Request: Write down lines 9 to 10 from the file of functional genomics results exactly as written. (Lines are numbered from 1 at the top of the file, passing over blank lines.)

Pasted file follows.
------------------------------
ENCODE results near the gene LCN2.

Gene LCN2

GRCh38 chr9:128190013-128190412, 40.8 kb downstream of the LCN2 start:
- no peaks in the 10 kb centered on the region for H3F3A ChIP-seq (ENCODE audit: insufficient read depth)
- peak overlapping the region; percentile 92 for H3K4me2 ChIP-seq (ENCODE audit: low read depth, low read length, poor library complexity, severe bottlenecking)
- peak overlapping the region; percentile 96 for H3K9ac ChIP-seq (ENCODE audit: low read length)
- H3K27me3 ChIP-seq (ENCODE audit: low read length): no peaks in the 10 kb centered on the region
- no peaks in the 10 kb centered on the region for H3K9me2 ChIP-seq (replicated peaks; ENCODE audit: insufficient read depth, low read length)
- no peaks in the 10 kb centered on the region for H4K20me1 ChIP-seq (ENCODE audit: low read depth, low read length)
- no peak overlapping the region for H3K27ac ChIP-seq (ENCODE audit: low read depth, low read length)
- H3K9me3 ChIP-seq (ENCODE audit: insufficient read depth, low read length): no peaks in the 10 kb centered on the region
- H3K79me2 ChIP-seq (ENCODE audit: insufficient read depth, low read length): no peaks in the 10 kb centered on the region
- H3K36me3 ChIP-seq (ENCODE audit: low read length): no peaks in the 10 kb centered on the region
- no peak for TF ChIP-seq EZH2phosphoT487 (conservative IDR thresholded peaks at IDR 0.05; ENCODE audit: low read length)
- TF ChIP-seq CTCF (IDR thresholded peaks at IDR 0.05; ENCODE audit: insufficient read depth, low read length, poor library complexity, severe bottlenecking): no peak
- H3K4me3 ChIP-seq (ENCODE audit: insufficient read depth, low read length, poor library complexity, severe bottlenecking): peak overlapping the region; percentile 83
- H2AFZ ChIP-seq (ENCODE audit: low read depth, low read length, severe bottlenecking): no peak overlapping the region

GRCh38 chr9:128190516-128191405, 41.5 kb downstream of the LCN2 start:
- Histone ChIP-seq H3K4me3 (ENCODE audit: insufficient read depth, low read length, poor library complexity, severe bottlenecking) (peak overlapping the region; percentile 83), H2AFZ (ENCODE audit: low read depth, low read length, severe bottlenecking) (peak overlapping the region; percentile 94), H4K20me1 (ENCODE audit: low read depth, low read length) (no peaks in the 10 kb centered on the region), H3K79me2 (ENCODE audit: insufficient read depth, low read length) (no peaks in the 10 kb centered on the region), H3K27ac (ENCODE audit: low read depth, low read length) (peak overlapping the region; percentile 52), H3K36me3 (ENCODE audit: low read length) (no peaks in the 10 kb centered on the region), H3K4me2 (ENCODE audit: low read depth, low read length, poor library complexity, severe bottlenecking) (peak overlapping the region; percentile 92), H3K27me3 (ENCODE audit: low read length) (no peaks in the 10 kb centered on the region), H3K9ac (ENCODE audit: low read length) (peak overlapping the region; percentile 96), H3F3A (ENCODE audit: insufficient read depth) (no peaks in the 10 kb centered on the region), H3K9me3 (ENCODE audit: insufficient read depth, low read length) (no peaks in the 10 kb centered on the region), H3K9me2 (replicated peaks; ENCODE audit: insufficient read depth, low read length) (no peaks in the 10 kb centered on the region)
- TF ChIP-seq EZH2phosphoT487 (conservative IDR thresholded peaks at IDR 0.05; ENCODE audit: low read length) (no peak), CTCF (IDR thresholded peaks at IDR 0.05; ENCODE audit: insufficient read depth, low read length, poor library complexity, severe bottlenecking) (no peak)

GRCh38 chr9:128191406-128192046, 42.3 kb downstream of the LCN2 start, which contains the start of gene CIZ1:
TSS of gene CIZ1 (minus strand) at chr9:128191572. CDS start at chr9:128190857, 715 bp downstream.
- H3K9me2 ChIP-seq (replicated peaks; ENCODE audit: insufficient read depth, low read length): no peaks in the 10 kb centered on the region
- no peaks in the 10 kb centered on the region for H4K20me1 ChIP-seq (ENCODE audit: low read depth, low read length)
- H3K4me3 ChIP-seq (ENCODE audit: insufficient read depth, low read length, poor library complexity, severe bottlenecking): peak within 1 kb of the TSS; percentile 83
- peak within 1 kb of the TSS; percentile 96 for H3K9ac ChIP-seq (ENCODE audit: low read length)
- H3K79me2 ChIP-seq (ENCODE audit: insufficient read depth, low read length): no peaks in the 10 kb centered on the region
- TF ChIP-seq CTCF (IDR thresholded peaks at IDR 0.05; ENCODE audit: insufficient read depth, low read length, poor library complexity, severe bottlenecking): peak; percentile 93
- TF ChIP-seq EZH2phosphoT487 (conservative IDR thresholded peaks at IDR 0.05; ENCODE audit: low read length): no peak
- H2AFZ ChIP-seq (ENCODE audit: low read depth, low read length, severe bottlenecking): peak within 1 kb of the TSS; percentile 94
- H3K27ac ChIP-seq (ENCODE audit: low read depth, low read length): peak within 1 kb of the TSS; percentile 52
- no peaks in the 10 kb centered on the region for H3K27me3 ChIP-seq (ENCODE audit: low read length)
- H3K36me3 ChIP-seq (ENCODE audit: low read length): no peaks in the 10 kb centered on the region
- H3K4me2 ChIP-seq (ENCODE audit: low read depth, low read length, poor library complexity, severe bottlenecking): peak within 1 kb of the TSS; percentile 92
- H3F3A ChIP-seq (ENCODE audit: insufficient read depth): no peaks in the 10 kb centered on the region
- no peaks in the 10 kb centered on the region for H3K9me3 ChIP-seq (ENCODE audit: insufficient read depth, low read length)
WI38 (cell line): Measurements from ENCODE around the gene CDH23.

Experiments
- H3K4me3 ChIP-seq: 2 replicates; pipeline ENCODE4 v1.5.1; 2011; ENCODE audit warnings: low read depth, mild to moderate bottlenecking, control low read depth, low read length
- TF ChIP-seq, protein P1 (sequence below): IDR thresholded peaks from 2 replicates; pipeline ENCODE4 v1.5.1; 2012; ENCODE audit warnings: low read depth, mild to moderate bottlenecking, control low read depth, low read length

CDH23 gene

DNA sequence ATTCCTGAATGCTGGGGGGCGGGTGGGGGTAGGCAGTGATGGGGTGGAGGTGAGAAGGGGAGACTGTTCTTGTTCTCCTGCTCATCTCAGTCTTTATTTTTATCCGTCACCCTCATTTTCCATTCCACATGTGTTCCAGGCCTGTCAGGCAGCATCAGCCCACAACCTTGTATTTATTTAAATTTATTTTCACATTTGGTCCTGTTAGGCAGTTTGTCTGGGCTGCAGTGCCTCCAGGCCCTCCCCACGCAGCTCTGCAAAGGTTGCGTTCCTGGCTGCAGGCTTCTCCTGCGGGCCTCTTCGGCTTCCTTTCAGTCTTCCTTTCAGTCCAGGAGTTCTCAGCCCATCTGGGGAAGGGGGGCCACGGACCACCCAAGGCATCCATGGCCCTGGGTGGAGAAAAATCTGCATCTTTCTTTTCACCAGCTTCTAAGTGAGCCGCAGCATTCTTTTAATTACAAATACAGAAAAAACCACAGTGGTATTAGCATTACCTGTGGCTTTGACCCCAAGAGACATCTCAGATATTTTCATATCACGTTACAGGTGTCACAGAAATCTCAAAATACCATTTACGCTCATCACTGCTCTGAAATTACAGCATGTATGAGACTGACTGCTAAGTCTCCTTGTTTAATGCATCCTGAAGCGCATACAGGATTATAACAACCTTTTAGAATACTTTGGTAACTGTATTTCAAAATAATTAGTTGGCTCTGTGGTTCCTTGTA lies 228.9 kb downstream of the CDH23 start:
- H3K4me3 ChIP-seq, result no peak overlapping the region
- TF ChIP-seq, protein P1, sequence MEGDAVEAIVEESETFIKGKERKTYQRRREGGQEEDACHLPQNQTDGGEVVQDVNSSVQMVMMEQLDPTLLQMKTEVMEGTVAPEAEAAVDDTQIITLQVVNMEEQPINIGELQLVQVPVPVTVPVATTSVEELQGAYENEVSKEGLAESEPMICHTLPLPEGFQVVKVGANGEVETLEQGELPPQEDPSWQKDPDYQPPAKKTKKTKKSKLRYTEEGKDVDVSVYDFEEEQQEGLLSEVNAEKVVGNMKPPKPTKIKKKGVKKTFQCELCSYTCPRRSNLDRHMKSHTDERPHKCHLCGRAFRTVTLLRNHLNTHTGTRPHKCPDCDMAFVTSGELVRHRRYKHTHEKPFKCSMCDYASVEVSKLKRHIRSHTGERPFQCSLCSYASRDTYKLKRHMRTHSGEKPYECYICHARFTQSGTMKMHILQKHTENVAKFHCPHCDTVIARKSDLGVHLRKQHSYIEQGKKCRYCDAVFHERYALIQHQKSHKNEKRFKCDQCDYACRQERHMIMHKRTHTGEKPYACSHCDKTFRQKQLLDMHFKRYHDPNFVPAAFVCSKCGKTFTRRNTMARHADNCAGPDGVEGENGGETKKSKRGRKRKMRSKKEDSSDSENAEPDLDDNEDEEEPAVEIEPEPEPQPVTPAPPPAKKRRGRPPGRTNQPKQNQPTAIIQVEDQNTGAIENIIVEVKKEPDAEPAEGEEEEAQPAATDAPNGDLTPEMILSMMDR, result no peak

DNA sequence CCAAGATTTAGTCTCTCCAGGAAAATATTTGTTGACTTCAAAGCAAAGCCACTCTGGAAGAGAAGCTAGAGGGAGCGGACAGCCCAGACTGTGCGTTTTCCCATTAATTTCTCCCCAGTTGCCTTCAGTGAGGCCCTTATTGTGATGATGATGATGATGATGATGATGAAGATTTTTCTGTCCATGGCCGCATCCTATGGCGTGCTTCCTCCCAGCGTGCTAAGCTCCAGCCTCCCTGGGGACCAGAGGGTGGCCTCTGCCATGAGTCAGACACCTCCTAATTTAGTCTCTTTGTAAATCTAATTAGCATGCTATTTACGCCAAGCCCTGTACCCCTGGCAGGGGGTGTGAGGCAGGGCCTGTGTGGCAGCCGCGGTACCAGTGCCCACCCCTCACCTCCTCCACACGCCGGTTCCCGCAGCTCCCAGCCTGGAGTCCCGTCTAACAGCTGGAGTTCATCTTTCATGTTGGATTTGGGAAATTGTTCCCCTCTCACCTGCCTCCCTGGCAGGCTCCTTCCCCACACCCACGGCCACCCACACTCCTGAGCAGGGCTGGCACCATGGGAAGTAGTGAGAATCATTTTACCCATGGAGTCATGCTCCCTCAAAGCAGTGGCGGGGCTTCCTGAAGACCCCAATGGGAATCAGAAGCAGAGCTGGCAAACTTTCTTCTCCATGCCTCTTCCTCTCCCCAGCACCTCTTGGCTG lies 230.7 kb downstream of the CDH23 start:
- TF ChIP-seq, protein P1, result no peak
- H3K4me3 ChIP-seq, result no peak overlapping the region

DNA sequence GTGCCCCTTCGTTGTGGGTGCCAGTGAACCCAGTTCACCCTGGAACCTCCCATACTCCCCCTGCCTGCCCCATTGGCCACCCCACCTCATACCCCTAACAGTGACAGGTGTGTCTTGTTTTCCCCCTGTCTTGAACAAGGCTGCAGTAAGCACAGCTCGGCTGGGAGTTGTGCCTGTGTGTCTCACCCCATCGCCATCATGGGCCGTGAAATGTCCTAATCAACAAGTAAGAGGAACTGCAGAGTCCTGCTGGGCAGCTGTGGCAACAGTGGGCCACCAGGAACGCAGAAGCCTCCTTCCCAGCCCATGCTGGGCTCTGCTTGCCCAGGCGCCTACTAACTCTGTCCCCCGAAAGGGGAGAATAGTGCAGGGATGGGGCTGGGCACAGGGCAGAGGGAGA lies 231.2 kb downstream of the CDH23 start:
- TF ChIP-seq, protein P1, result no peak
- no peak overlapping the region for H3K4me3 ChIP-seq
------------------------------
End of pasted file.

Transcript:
- no peaks in the 10 kb centered on the region for H4K20me1 ChIP-seq (ENCODE audit: low read depth, low read length)
- no peak overlapping the region for H3K27ac ChIP-seq (ENCODE audit: low read depth, low read length)